Productivity And Reuse In Language: A Theory Of Linguistic Computation And Storage

Hardcover | August 28, 2015

byTimothy J. O'donnell

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Language allows us to express and comprehend an unbounded number of thoughts. This fundamental and much-celebrated property is made possible by a division of labor between a large inventory of stored items (e.g., affixes, words, idioms) and a computational system that productively combines these stored units on the fly to create a potentially unlimited array of new expressions. A language learner must discover a language's productive, reusable units and determine which computational processes can give rise to new expressions. But how does the learner differentiate between the reusable, generalizable units (for example, the affix -ness, as in coolness, orderliness, cheapness) and apparent units that do not actually generalize in practice (for example, -th, as in warmth but not coolth)? In this book, Timothy O'Donnell proposes a formal computational model, Fragment Grammars, to answer these questions. This model treats productivity and reuse as the target of inference in a probabilistic framework, asking how an optimal agent can make use of the distribution of forms in the linguistic input to learn the distribution of productive word-formation processes and reusable units in a given language.

O'Donnell compares this model to a number of other theoretical and mathematical models, applying them to the English past tense and English derivational morphology, and showing that Fragment Grammars unifies a number of superficially distinct empirical phenomena in these domains and justifies certain seemingly ad hoc assumptions in earlier theories.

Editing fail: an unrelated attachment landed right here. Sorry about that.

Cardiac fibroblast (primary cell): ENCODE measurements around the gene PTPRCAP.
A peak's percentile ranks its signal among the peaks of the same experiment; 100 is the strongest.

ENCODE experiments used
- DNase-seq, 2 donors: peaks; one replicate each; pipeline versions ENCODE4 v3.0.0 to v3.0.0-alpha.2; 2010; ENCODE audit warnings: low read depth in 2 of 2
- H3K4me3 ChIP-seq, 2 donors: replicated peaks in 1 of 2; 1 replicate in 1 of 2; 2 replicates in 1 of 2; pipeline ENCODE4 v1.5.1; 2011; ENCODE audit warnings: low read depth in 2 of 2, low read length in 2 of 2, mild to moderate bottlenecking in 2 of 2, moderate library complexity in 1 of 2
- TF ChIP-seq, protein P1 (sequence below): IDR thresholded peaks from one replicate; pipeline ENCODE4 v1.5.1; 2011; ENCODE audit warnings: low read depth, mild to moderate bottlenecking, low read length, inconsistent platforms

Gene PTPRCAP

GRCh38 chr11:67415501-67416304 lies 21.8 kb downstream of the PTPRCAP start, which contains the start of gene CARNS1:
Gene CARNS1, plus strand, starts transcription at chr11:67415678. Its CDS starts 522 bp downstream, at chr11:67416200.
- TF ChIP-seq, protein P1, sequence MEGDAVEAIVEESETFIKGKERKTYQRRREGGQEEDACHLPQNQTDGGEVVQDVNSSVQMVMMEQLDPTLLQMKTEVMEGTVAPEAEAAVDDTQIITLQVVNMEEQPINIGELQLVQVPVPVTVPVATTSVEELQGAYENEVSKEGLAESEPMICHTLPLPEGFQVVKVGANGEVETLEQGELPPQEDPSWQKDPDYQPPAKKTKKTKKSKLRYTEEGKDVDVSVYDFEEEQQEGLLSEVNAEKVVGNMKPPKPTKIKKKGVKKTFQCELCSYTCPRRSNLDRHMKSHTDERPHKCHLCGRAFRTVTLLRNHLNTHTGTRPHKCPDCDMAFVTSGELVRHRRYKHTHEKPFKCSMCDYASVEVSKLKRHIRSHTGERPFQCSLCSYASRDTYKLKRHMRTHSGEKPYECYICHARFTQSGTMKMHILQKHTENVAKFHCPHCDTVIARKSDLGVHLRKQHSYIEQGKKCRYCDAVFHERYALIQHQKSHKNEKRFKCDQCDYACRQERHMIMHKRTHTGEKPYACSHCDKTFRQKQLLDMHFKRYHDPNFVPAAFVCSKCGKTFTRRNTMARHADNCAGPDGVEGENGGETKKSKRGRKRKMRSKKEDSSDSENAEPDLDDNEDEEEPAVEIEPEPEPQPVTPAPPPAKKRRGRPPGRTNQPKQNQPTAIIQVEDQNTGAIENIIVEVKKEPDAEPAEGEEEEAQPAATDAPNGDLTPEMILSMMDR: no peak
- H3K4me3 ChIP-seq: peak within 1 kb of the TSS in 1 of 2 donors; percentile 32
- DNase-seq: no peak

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Language allows us to express and comprehend an unbounded number of thoughts. This fundamental and much-celebrated property is made possible by a division of labor between a large inventory of stored items (e.g., affixes, words, idioms) and a computational system that productively combines these stored units on the fly to create a pote...

Timothy J. O'Donnell is a Postdoctoral Fellow in the Brain and Cognitive Sciences Department at MIT.

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Format:HardcoverDimensions:350 pages, 9 × 6 × 0.75 inPublished:August 28, 2015Publisher:The MIT PressLanguage:English

The following ISBNs are associated with this title:

ISBN - 10:0262028840

ISBN - 13:9780262028844

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Fragment grammars constitute the most compelling formal proposal yet for the gradient between combinatoriality and idiosyncrasy in human language. Productive computation and reuse are two paths to observed form, and the learner must infer the optimal balance between the two. O'Donnell's models set a high bar for analyses of morphological productivity -- and beyond -- in years to come.